Pinheiro said that while his parents were now happy to live in South Africa, they probably would have emigrated years ago out of fear of political change.

Although the report found that black South Africans as a whole were less negative than other races about society and the country’s future, those racial differences in opinion disappear among the young.

Khoza and Pinheiro acknowledge the problems around them, but they are optimistic, even hopeful, about the future.

“I think South Africa has always had a lot of potential. We have a wealth of natural resources and our people are so diverse and creative,” Pinheiro said.

Khoza’s optimism is rooted in her faith in young South Africans coming together with a “solid, loud voice”.

“When the liberation movement started, the Tambos, the Luthulis, the Sisulus were young. The Mandelas were young. It really lies in the hands of young people to change the dynamics for future generations,” she said.

Older black South Africans, more optimistic about the country than their children, may now see them as ungrateful.

Khoza said her parents, who grew up under apartheid, believed she had a much easier life than they did – a better education and lifestyle – so they thought she should be appreciative, not protesting for change.

“I wouldn’t deny the fact that things are definitely better now compared with our past, but I don’t think we are where we should be,” Khoza said.

Prince Mashele, executive director of the Centre for Politics and Research, said: “Young people relate to the world as they see it and as they live in it today. They are greatly practical about today’s challenges – unemployment, lack of quality education, bad services and so on – and they are worried about their future.

“Young South Africans look at what is happening today and ask themselves if the future will be better or worse.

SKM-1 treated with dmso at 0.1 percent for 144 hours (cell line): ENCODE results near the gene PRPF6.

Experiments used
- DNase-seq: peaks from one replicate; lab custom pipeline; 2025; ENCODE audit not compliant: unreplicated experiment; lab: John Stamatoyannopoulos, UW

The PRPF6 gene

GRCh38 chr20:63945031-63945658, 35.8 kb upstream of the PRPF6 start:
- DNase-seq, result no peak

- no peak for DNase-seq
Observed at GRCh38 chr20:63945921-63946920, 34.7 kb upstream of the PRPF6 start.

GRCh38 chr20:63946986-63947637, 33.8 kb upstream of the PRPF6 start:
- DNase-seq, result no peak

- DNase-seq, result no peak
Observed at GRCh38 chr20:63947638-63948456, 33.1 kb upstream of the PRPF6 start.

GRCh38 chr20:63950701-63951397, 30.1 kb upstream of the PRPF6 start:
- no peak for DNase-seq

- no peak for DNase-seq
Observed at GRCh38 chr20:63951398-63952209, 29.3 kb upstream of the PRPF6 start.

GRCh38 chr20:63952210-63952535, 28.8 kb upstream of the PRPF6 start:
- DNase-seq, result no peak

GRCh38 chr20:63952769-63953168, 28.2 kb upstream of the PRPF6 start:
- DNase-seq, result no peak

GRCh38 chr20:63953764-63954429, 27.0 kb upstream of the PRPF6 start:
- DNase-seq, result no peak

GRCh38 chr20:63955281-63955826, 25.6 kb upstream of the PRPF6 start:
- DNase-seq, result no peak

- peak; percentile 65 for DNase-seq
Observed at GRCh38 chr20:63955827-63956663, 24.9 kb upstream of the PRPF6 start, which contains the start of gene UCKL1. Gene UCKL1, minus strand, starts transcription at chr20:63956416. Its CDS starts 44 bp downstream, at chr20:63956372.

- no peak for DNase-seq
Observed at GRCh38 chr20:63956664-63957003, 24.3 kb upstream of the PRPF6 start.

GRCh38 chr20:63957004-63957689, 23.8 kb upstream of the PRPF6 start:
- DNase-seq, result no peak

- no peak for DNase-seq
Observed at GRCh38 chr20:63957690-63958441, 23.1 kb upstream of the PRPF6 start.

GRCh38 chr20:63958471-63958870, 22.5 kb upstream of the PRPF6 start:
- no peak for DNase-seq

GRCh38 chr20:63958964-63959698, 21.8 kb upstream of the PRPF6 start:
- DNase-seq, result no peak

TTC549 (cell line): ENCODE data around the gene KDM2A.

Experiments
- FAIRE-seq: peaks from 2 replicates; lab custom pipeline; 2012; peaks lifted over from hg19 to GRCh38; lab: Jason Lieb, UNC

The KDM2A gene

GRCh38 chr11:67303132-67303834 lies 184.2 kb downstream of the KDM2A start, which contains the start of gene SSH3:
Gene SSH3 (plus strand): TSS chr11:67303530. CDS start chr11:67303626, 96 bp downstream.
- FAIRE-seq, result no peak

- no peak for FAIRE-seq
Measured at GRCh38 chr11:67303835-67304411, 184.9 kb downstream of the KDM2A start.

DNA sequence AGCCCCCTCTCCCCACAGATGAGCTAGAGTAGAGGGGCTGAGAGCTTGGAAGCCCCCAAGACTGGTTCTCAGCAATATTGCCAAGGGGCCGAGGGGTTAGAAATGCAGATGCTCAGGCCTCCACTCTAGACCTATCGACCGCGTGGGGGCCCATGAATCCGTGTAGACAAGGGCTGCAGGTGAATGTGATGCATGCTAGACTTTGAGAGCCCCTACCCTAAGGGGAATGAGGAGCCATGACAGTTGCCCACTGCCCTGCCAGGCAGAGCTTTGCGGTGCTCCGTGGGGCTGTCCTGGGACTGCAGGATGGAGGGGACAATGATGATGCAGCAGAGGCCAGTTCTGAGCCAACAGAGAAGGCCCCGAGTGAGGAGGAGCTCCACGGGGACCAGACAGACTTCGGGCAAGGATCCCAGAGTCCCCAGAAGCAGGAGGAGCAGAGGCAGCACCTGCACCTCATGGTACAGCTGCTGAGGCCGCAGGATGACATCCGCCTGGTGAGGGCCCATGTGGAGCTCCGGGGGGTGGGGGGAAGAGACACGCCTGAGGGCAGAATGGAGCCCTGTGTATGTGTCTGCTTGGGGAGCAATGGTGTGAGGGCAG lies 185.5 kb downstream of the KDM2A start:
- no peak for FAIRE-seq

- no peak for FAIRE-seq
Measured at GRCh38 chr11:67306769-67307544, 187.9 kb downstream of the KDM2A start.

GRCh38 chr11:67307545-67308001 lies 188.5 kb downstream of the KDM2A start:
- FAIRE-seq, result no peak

“Old people look back and ask if the past is better than what they see today.”

The Brunswick Group’s report also found that 61% of South Africans polled, both black and white, have a negative opinion of the ANC.

Even as a “loud and proud ANC member”, Khoza said the South African political system needed to be dismantled and rebuilt.

“We have messed up. We need to adopt doctrines and ways of thinking that are going to be pro-South African, pro-black and pro-accommodating of everyone,” she said.

Pinheiro agreed that a change in political leadership was necessary.

“South Africa’s history has a distinct current of its people making the change.

“That’s how apartheid ended and how democracy came about,” he said.

This shift in opinion meant the possibility of the ANC losing a national election in 2019 no longer sounded like madness, Mashele said.

“We need to recognise the older generation for their efforts because our parents’ generation fought to be accepted into the spaces that were previously white. But what our generation is now fighting for is inclusivity,” Khoza said.

“We’re in South Africa’s second revolution,” said the 20-year-old.

Read more on:    youth  |  race